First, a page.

Henry James and Robert Louis Stevenson: A Record of Friendship and Criticism

Henry James and Robert Louis Stevenson: A Record of Friendship and Criticism

Henry James and Robert Louis Stevenson: A Record of Friendship and Criticism

Henry James and Robert Louis Stevenson: A Record of Friendship and Criticism

Excerpt

Critics and readers rarely couple the names of Henry James and Robert Louis Stevenson. In the houses where James's novels are a long row in the study, most of the Stevensons are up in the nursery or schoolroom, beside The Three Midshipmen and The Coral Island; in those where Stevenson is the chief literary ornament, in the uniform dignity of the Swanston Edition, or the Skerryvore, or the Tusitala, there is likely to be no book by James at all. Yet in their lifetime the two men were linked, not only by the closest ties of personal affection, but by a common concern for the craft of the novelist, and for the whole art of literature, that was shared by very few English-speaking writers of their day.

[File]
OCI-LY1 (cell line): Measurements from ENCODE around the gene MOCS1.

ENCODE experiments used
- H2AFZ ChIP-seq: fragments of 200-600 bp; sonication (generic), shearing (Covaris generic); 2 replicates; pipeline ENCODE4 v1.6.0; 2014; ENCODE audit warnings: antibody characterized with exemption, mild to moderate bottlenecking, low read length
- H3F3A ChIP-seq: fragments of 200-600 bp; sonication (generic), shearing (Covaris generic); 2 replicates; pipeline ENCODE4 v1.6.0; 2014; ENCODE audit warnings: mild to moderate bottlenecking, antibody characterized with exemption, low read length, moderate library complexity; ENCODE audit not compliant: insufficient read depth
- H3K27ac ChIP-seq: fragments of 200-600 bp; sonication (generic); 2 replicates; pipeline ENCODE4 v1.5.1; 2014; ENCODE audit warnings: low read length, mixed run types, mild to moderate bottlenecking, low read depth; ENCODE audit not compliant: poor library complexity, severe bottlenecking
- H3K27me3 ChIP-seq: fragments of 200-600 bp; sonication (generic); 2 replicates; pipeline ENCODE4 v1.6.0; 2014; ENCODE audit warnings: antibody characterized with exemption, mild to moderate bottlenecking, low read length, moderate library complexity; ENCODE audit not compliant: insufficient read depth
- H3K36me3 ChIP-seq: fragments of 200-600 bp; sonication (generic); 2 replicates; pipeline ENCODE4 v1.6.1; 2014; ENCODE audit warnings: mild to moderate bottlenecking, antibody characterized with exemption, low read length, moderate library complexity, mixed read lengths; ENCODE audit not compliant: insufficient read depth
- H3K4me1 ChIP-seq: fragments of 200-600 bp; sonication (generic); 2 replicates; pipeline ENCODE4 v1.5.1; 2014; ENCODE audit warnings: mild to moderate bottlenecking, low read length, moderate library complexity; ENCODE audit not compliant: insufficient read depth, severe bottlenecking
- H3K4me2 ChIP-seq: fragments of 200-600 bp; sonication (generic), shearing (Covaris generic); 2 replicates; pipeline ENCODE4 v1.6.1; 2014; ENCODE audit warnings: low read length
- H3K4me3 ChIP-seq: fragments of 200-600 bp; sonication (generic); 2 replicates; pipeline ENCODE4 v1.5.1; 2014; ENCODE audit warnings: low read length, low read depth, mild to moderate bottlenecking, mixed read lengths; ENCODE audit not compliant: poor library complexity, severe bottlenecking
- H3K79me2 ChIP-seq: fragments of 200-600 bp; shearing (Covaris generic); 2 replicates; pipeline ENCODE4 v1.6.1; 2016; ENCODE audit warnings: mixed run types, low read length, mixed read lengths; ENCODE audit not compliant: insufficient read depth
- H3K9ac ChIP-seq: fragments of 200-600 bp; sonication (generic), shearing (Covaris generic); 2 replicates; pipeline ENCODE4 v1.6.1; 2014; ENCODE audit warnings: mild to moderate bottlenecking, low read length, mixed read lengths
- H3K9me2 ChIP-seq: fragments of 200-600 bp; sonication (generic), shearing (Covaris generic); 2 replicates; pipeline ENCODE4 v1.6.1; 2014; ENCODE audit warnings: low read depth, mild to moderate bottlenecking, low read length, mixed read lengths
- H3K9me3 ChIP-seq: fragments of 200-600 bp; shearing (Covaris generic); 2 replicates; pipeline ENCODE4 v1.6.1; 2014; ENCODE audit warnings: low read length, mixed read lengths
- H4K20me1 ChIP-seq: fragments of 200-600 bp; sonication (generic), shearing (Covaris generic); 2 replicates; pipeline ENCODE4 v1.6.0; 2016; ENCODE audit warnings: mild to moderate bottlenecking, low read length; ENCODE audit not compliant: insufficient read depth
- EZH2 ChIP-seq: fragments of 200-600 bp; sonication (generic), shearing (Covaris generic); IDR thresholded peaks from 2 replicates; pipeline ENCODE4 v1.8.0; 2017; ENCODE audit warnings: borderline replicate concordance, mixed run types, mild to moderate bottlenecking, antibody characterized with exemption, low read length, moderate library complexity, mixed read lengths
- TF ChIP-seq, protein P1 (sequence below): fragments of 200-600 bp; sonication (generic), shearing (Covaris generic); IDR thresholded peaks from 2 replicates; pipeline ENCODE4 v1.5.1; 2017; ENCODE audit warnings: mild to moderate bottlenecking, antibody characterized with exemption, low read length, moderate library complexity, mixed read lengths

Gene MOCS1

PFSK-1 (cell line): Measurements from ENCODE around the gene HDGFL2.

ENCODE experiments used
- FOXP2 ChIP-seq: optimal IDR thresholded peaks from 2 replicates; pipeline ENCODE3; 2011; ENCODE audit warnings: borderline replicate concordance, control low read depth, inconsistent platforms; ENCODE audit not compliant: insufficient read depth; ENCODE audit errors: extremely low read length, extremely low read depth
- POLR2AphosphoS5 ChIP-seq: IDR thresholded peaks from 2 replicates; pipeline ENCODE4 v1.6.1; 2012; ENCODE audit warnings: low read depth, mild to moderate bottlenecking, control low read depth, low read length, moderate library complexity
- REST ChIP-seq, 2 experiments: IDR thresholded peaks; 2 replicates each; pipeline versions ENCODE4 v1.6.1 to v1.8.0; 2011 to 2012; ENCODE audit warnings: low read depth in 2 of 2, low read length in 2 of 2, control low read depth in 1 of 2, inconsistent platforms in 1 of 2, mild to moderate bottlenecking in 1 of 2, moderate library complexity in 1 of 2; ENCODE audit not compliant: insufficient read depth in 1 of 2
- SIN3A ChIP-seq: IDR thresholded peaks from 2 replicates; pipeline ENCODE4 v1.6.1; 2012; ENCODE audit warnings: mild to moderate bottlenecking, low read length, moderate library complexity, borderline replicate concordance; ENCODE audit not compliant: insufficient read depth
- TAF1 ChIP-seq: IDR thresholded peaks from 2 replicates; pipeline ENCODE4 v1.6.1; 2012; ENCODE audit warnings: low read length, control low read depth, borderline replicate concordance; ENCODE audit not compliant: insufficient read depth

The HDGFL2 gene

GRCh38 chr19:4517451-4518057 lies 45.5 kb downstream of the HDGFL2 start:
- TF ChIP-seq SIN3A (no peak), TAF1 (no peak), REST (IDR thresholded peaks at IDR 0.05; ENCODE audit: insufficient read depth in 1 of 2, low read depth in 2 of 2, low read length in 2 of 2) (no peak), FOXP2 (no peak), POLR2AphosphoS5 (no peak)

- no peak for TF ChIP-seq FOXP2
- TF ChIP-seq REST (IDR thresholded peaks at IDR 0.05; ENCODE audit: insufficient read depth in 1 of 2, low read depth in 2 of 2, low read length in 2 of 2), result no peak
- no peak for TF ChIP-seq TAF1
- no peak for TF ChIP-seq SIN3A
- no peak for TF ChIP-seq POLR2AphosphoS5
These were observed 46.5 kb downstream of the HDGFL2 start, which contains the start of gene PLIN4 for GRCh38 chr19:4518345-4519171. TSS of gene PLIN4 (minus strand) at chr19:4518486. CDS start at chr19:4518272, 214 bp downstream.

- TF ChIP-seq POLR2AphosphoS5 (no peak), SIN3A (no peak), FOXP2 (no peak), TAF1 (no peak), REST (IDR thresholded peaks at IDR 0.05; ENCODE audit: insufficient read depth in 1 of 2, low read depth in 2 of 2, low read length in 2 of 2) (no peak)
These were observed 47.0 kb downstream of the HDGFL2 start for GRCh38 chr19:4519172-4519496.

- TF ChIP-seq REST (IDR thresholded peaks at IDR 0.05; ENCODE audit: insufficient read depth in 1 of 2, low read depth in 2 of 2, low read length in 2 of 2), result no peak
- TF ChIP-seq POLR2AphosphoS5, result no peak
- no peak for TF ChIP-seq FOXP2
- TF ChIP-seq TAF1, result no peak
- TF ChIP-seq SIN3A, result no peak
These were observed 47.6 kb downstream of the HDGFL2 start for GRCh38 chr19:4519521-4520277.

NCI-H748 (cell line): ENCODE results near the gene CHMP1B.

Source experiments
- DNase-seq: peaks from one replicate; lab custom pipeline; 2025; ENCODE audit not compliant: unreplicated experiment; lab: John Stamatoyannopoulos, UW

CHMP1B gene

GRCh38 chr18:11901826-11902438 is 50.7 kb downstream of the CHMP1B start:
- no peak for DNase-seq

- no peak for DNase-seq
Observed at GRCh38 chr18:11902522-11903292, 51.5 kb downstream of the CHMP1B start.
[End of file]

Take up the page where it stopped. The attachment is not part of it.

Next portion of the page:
James and Stevenson first met at Bournemouth, in the spring or early summer of 1885; Stevenson was thirtyfour, and the publication of Treasure Island had recently added a general popularity to the succès d'estime which he had won with An Inland Voyage, Travels with a Donkey, and various short stories and essays. James, at forty-two, was known as the author of Roderick Hudson, The American, The Portrait of a Lady, Daisy Miller, and a number of critical articles. Stevenson, who had spent the last four years at Davos and Hyères, had gone to Bournemouth on account of his health; James had brought his invalid sister there for a few weeks. During the next two years . . .

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